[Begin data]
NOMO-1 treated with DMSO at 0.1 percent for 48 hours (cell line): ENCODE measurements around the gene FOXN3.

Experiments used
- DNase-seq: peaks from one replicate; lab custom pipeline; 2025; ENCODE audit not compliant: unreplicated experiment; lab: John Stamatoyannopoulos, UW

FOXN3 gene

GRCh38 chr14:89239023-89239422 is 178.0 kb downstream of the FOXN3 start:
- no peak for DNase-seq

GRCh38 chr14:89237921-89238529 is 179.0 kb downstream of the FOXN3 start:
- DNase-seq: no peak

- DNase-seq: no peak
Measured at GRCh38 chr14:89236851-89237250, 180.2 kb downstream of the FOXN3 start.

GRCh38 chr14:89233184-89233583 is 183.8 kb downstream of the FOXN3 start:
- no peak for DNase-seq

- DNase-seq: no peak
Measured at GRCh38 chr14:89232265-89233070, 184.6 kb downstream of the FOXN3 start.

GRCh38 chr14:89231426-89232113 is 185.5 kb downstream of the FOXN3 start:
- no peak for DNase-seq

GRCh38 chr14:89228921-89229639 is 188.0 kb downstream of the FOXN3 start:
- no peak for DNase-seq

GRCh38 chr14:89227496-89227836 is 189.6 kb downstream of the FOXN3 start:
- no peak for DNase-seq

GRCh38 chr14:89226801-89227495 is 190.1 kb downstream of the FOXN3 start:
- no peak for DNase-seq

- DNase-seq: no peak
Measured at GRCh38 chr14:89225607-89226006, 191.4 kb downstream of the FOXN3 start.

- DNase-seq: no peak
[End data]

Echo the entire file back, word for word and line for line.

NOMO-1 treated with DMSO at 0.1 percent for 48 hours (cell line): ENCODE measurements around the gene FOXN3.

Experiments used
- DNase-seq: peaks from one replicate; lab custom pipeline; 2025; ENCODE audit not compliant: unreplicated experiment; lab: John Stamatoyannopoulos, UW

FOXN3 gene

GRCh38 chr14:89239023-89239422 is 178.0 kb downstream of the FOXN3 start:
- no peak for DNase-seq

GRCh38 chr14:89237921-89238529 is 179.0 kb downstream of the FOXN3 start:
- DNase-seq: no peak

- DNase-seq: no peak
Measured at GRCh38 chr14:89236851-89237250, 180.2 kb downstream of the FOXN3 start.

GRCh38 chr14:89233184-89233583 is 183.8 kb downstream of the FOXN3 start:
- no peak for DNase-seq

- DNase-seq: no peak
Measured at GRCh38 chr14:89232265-89233070, 184.6 kb downstream of the FOXN3 start.

GRCh38 chr14:89231426-89232113 is 185.5 kb downstream of the FOXN3 start:
- no peak for DNase-seq

GRCh38 chr14:89228921-89229639 is 188.0 kb downstream of the FOXN3 start:
- no peak for DNase-seq

GRCh38 chr14:89227496-89227836 is 189.6 kb downstream of the FOXN3 start:
- no peak for DNase-seq

GRCh38 chr14:89226801-89227495 is 190.1 kb downstream of the FOXN3 start:
- no peak for DNase-seq

- DNase-seq: no peak
Measured at GRCh38 chr14:89225607-89226006, 191.4 kb downstream of the FOXN3 start.

- DNase-seq: no peak